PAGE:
Raqqa in Ruins
A rebel fighter of the Kurdish Front during the Battle of Raqqa (2017). Source: Wikimedia Commons
On October 17, 2017, the Syrian Democratic Forces (SDF) announced the liberation of the Syrian city of Raqqa. Formerly a hub of cultural and social diversity situated along the Euphrates River, Raqqa became the center of standoffs between government forces and civilian protestors demanding fundamental freedoms and rights more than seven years ago. The severe clampdown by state security and regime affiliates turned the uprising into a bloody conflict with both civil and regional elements. In 2013, Raqqa was seized from government control by rebel forces, only to be ousted by the terrorists of ISIL, who declared the city the capital of their “caliphate.”
Raqqa was the last major city held by ISIL in Syria and Iraq, and its liberation seems to mark the end of the terrorist organization’s rule in the Middle East. Intelligence sources estimate that there are only 3,000 to 5,000 fighters left scattered around the Euphrates and deserts along the Iraq-Syria border. Analysts are cautiously optimistic, but warn that the group could potentially be preparing for a new phase by retreating back into the type of underground organization that they started as.
Today Raqqa lies in ruins, devastated by years of fighting and thousands of US-led airstrikes. While the residents of Raqqa celebrated the end of ISIL’s horrific rule over the city, photographs of the city are daunting, nearly apocalyptic. The city is a ghost town of destroyed building, deserted when around 300,000 residents—nearly the entire population—fled from the fighting, some vowing to never return. Those internally displaced are living in makeshift refugee camps without electricity or running water. The UN’s Office for the Coordination of Humanitarian Affairs has reported that around 80 percent of Raqqa is uninhabitable. Standing in the way of the reconstruction of the city are hundreds of bombs and mines that ISIL has planted in the ruins.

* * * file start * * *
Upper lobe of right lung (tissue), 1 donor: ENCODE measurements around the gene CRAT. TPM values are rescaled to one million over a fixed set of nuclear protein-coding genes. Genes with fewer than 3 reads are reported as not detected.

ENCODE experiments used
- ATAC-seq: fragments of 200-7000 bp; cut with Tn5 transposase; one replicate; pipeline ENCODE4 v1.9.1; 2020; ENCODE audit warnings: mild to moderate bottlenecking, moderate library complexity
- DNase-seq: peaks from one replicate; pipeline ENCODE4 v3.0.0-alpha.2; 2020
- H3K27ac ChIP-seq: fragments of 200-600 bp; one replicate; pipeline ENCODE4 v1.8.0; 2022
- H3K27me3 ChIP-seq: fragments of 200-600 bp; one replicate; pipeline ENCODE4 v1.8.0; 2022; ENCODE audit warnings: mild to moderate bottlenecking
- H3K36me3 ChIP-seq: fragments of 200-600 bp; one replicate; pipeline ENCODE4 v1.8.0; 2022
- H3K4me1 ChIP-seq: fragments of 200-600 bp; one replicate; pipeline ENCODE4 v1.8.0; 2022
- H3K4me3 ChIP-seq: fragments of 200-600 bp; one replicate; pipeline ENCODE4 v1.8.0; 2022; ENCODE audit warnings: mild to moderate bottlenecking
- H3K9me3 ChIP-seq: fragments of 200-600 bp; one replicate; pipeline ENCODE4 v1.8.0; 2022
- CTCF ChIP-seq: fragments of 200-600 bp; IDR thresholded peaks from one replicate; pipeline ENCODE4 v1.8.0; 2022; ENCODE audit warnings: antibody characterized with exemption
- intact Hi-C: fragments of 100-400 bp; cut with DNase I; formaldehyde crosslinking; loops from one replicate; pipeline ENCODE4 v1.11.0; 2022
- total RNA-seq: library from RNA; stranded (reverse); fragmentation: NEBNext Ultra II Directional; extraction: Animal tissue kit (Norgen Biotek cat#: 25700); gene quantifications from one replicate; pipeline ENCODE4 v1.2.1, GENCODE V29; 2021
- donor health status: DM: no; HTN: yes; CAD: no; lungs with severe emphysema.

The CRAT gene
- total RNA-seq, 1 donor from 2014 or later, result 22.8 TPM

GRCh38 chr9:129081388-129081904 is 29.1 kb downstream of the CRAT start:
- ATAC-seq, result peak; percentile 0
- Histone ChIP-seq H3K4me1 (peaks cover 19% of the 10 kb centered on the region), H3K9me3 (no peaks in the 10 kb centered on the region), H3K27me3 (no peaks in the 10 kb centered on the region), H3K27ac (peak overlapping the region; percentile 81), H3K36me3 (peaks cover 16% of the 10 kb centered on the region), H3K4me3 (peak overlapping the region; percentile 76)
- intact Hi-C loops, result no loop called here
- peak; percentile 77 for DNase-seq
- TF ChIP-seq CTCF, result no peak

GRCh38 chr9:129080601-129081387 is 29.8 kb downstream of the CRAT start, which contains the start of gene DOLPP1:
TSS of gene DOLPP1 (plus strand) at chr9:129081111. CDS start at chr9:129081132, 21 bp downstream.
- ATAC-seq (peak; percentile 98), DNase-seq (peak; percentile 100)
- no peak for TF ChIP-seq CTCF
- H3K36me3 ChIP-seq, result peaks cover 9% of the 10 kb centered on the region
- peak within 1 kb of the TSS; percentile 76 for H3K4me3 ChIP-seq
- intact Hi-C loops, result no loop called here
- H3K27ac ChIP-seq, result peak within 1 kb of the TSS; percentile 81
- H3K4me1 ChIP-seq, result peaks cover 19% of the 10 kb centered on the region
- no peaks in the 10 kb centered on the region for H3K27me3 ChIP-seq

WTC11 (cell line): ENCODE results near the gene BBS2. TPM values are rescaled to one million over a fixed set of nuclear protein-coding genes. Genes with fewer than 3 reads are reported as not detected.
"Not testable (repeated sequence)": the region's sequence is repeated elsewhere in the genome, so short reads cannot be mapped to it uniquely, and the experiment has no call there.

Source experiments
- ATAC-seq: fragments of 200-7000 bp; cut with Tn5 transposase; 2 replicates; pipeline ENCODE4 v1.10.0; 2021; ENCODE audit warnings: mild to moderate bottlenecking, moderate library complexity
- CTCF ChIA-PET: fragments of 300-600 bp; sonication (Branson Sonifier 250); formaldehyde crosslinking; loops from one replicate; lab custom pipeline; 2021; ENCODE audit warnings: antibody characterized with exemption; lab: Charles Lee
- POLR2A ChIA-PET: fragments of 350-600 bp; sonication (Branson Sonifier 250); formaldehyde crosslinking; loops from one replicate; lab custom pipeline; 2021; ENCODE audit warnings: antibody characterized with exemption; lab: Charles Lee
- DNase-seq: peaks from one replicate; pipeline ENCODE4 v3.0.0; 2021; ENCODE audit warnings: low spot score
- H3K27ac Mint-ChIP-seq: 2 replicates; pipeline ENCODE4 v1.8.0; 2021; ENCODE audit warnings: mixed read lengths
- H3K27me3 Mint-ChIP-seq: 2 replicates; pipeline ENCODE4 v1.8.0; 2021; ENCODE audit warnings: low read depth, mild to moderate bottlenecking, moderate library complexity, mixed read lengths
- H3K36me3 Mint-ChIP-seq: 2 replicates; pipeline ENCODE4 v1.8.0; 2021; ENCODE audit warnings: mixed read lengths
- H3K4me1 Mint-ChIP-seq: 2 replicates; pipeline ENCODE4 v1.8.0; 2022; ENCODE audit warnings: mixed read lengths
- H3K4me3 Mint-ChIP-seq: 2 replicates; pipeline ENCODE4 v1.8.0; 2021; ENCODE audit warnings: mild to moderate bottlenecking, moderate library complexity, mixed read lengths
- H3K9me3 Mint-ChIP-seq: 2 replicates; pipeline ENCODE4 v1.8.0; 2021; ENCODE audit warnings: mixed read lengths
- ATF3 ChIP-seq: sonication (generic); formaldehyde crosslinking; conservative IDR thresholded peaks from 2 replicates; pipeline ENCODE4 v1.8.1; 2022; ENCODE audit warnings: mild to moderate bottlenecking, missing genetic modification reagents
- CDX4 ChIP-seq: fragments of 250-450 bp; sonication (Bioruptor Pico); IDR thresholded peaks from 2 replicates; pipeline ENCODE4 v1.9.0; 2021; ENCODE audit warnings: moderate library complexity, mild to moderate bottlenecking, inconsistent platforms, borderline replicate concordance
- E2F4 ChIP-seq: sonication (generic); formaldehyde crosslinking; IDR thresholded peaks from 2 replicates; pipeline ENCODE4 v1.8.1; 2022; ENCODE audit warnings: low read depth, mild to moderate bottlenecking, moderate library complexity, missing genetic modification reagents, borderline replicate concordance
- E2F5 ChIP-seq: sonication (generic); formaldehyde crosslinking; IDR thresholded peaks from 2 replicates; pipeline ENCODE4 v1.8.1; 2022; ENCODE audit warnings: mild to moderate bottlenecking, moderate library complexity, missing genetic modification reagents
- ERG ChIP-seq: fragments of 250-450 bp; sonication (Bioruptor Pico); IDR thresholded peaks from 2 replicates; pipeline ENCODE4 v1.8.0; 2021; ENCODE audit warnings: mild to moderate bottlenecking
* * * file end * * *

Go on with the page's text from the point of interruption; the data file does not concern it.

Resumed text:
The United States has given bulldozers and other construction equipment to the SDF’s Raqqa City Council, but has refused to commit to a long-term reconstruction plan. “We’re not here forever to fix everything,” said a U.S. official interviewed by AFP. “We have no money or desire to spend 20 years here de-mining the homes.” Alternative options for reconstruction are also likely to be obstructed by regional dynamics. Turkey views the Kurdistan Worker’s Party (PKK), with which the SDF is closely affiliated, as a threat to national security which suggests that it is more likely to hinder the rebuilding of Raqqa and the consolidation of SDF authority through the local city council. A similar situation prevails in Iraq’s Kurdistan where animosity toward the PKK persists.
With little money or resources and a lukewarm relationship with the United States, the SDF has indicated that they are willing to work with the central government of Bashar al-Assad to manage Raqqa and restore services to the city. Along with clearing the mines and service provision, the Raqqa City Council will also have to find a way to govern the civilians who will soon start flocking back to their city from other areas of Syria. Previous wars such as in Iraq have made it clear that establishing a strong government as soon as possible is imperative to prevent the tenuous peace from collapsing. The situation has the capability to grow very tense.
If reconstruction is stalled, Kurdish dominance over a predominantly Arab city may stoke simmering ethnic tensions with locals. And even though the SDF have attempted to co-opt local tribal leaders in the governance of the city and ensure the representation of its different communities, the educated middle classes that are fundamental for the rebuilding of Raqqa have yet to be involved.
ISIL fractured social networks during their rule, and trust between residents has been damaged. Promoting social cohesion is crucial to ensure that the crisis does not deteriorate even further. Addressing these faults is critical in the larger battle against extremism and to prevent the potential radicalization of populations traumatized by seven years of conflict and by the extreme violence of ISIL. Taking advantage of an uneasy situation such as this one is how the terrorist organization rose in the first place. In short, while the liberation of Raqqa from the yoke of ISIL is to be celebrated, the hard work of governing the city in a sound and inclusive manner has just begun.